Have you ever read those low budget fantasy fiction novels that allow the reader to make decisions surrounding the fate of the protagonist by choosing to wilfully skip to certain pre-determined pages? Well once, during a family holiday to Croatia, I did. Don't worry about your ability to comprehend what I am about to pontificate if you haven't though, they are shit, and I have already given them more phonemes than they deserve.
The problem with these novels is that they are woefully out of place in the context of their medium. A novels greatest attribute is its ability to engross the reader into a set narrative, with all the highs and lows that come with such a thing, not to have the reader turn to page 64 only to be eaten by a Goblin. These novels should never have been printed, instead they should have been videogames.
And in 2010, we finally have one. It's called Heavy Rain.
Upon inserting your disk into the PS3 you are prompted to remove the piece of paper contained within the games packaging and lead via onscreen instructions into a short tutorial on origami. From this point it is fairly transparent that Heavy Rain isn't like most games you have ever played. A risky move from Sony in the age of cookie cutter corridor shooters and cover systems.
Heavy Rain is an interactive narrative. Major events are pre-set, with the player free to manipulate scenes within it, controlling multiple protagonists in order to affect its progression, and ultimately conclusion. To do so the player must utilise a quirky and often befuddling control scheme, a challenge within itself at times.
Here is a handy example of one of the games scenes:
The player is controlling a journalist named Madison Paige in an attempt to gain evidence surrounding a notorious yet illusive child murderer known as the "Origami Killer".
I knock on the door of a man known to be linked with a property connected to the Origami Killer who also happens to deal in illegal medicinal substances. I am prompted on screen with a number of choices which will help me gain entry to his home in order to search for evidence. I pick the option showing interest in purchasing some medicine from the man, which is greeted with success as he invites me inside.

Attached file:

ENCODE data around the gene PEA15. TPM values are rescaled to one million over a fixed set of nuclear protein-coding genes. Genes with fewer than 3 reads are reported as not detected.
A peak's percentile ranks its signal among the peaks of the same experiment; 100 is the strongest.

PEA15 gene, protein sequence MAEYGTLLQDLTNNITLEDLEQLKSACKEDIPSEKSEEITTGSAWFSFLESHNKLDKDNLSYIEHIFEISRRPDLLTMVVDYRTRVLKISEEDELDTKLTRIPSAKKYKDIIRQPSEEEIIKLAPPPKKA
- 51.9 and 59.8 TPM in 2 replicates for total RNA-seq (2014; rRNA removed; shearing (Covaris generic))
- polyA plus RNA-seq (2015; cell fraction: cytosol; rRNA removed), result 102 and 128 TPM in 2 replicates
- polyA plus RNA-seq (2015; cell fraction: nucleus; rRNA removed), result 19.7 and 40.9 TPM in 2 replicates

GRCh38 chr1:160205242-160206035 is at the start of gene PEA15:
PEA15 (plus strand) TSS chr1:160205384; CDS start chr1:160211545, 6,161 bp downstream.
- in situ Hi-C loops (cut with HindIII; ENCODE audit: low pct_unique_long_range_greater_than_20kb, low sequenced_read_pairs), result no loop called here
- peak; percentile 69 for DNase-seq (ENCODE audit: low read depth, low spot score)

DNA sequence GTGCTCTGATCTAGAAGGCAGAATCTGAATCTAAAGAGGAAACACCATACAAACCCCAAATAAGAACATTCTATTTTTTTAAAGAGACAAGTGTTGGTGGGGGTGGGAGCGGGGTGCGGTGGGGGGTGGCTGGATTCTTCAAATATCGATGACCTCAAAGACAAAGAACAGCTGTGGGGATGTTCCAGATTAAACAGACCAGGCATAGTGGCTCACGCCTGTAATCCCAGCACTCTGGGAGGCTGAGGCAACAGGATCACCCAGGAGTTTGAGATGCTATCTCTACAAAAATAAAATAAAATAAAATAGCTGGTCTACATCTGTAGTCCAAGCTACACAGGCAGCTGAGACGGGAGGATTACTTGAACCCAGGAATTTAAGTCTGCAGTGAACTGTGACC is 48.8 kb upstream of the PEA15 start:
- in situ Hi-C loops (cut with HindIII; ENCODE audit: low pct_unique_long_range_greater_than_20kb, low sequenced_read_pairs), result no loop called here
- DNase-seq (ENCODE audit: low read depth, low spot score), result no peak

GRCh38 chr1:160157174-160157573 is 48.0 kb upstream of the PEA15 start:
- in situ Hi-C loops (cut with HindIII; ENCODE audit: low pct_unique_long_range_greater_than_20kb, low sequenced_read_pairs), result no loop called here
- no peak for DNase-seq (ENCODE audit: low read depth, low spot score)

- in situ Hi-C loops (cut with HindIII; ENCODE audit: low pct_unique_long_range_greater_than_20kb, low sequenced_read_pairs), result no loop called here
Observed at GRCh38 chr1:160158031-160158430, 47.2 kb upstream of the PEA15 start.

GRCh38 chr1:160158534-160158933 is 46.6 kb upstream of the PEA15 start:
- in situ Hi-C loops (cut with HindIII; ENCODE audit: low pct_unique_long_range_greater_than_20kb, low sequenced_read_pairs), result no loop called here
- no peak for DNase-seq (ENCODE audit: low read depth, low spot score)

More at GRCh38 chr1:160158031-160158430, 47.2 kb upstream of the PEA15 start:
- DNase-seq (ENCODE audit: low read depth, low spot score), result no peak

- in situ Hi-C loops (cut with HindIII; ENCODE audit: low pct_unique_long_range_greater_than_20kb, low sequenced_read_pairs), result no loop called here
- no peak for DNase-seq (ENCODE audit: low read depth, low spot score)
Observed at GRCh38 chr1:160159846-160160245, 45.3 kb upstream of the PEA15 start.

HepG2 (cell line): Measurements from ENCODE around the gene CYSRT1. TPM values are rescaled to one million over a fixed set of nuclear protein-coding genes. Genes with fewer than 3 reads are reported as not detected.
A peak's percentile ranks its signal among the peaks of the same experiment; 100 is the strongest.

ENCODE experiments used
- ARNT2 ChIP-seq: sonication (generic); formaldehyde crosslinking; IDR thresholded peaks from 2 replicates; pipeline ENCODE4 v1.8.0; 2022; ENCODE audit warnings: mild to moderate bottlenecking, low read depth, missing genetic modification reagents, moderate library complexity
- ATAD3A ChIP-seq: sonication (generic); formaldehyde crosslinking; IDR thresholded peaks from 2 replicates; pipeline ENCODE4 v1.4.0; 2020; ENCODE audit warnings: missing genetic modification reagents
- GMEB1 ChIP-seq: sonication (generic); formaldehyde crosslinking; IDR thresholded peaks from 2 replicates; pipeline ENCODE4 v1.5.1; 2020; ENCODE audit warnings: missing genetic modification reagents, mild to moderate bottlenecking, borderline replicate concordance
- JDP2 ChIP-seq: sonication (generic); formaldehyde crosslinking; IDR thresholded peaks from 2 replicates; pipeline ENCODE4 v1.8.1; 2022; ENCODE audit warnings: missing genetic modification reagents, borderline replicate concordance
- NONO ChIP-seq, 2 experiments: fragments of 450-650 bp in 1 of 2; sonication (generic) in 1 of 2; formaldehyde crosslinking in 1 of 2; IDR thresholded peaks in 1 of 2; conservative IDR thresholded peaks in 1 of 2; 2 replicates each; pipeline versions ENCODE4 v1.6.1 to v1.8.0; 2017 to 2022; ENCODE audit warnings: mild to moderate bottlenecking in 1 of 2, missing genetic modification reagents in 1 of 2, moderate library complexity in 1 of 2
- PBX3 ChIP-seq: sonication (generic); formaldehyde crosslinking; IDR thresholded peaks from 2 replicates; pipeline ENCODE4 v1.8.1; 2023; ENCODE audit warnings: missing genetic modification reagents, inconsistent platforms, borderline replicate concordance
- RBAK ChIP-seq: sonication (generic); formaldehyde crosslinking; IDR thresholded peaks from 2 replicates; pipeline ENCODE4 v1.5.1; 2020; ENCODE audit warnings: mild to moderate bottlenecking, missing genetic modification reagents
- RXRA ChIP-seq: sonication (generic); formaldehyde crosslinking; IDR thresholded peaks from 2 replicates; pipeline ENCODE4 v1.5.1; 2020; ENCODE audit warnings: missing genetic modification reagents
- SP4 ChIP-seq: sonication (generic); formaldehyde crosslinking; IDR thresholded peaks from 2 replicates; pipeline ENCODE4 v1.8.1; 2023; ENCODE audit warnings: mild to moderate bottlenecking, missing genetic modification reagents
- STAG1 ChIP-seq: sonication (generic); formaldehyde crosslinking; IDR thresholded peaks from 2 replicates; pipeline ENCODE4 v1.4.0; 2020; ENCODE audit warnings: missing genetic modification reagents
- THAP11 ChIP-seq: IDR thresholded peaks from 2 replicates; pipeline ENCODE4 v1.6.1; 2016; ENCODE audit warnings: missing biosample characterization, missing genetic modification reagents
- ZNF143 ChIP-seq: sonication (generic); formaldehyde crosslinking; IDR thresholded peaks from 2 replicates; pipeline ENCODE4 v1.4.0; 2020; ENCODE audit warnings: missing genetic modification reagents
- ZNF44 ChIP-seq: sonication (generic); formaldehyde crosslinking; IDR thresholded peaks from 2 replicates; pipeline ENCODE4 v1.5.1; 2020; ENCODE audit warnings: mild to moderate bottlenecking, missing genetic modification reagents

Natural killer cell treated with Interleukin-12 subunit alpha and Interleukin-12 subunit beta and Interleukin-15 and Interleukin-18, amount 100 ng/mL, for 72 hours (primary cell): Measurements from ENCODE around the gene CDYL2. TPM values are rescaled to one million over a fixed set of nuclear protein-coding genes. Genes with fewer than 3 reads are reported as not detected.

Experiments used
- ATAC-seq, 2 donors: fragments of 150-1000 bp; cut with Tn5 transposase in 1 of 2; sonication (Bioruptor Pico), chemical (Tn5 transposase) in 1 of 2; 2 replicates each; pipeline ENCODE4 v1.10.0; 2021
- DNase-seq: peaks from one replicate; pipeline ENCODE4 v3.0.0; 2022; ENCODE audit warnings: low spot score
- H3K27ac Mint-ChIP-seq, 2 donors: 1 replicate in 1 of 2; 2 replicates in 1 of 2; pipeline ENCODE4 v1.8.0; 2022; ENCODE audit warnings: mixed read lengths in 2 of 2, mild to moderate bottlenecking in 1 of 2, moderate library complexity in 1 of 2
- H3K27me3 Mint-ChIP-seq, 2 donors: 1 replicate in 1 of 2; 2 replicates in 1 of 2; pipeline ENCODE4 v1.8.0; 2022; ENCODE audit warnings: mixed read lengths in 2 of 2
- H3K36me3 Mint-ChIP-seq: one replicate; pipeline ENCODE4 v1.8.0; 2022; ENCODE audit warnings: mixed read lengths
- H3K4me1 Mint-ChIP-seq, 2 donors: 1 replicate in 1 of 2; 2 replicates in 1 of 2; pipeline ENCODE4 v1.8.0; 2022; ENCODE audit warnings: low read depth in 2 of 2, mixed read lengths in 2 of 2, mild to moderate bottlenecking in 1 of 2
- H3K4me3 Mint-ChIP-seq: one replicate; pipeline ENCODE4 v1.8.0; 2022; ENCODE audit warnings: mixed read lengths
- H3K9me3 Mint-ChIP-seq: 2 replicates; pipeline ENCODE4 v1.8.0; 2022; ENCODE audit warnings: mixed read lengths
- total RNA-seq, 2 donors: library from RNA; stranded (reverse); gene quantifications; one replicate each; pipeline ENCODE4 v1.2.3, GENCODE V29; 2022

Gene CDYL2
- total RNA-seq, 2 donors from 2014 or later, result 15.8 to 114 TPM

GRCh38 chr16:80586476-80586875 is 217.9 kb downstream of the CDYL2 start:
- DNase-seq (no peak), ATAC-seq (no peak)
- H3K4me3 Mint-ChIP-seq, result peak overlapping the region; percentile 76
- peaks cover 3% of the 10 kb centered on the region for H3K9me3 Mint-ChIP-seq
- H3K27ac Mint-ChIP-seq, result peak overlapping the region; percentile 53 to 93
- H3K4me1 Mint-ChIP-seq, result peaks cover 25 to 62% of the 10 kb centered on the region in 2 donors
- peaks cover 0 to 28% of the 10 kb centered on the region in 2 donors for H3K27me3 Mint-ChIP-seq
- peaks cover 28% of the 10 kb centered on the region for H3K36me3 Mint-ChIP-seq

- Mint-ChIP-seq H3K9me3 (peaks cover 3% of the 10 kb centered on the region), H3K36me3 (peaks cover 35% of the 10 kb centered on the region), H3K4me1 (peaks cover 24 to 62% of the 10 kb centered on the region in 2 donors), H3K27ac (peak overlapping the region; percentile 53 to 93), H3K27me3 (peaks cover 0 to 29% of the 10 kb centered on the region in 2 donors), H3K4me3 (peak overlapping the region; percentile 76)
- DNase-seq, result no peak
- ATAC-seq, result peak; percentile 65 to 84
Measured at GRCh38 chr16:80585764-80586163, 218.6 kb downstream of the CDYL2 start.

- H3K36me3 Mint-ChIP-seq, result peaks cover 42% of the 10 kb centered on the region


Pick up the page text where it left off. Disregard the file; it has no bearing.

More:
The creepy looking man offers me a glass of wine, I refuse, he insists, I suspiciously take the glass but decide not to drink it. The man notices my stubborn attitude towards not drinking his beverage and reluctantly slides off to fetch the medicine I claimed I required. This is my chance, I am free to snoop around his home. Tense, fast paced music begins to play, i know I don't have long before he returns.
His bathroom reveals nothing, apart from a lack of personal hygiene. The music is going at a faster tempo now and I know I am running out of time to find a lead, I even toy with going back to the living room where he left me in fear of him discovering my real intentions, and the consequences that would arise from that. But I plough on like the investigative journalist I am controlling and enter the mans bedroom. Big mistake. I twist the analogue stick to open his cupboard which reveals an abundance of surgical gowns. Fuck, this guy is a creep, the atmosphere and context has me freaked out. I want to leave. I exit the room but the camera teases me with one last door at the end of the corridor. I know I shouldn't, he will be back any moment, but I can't resist. As I enter this last mysterious room I am hit on the back of the head by the man. The screen cuts to black as I fall unconscious.
I won't spoil any more for you but I imagine you get the idea. What is interesting is everything here was a cognitive choice by me, the player. One problem the old fantasy novels faced was that it would take the player to a situation and then give them the false veneer of choice, "George took the sword and ran at the group of Goblins, turn to page 46 to fight the one on the left, turn to page 32 to fight the one on the right". Heavy Rain lets you steer clear of the conflict altogether.
Heavy Rain isn't free from its own identity crisis however. The opening 30 minutes task the player with brushing their teeth, having a shave and taking a shower. This may be well suited to some forms of entertainment, but perhaps not one with a 12 - 24 average target audience. It had me wondering why I was dedicating my time to something I could well accomplish in real life, without having to wrestle the worlds shittiest control scheme.
After all, is that not the point of entertainment itself? Do you think drug dealers in Baltimore get home and stick The Wire on? Do you think, technology permitted, that between beachhead assaults and evading machine gun fire, soldiers in World War 2 would have played some Call of Duty to pass the time?
Heavy Rain is not perfect. It is a promising template for a more mature experience than one currently existing within videogames today, and a welcome change from the shooter saturated market currently dominating the industry. Let's hope the audience can mature alongside it.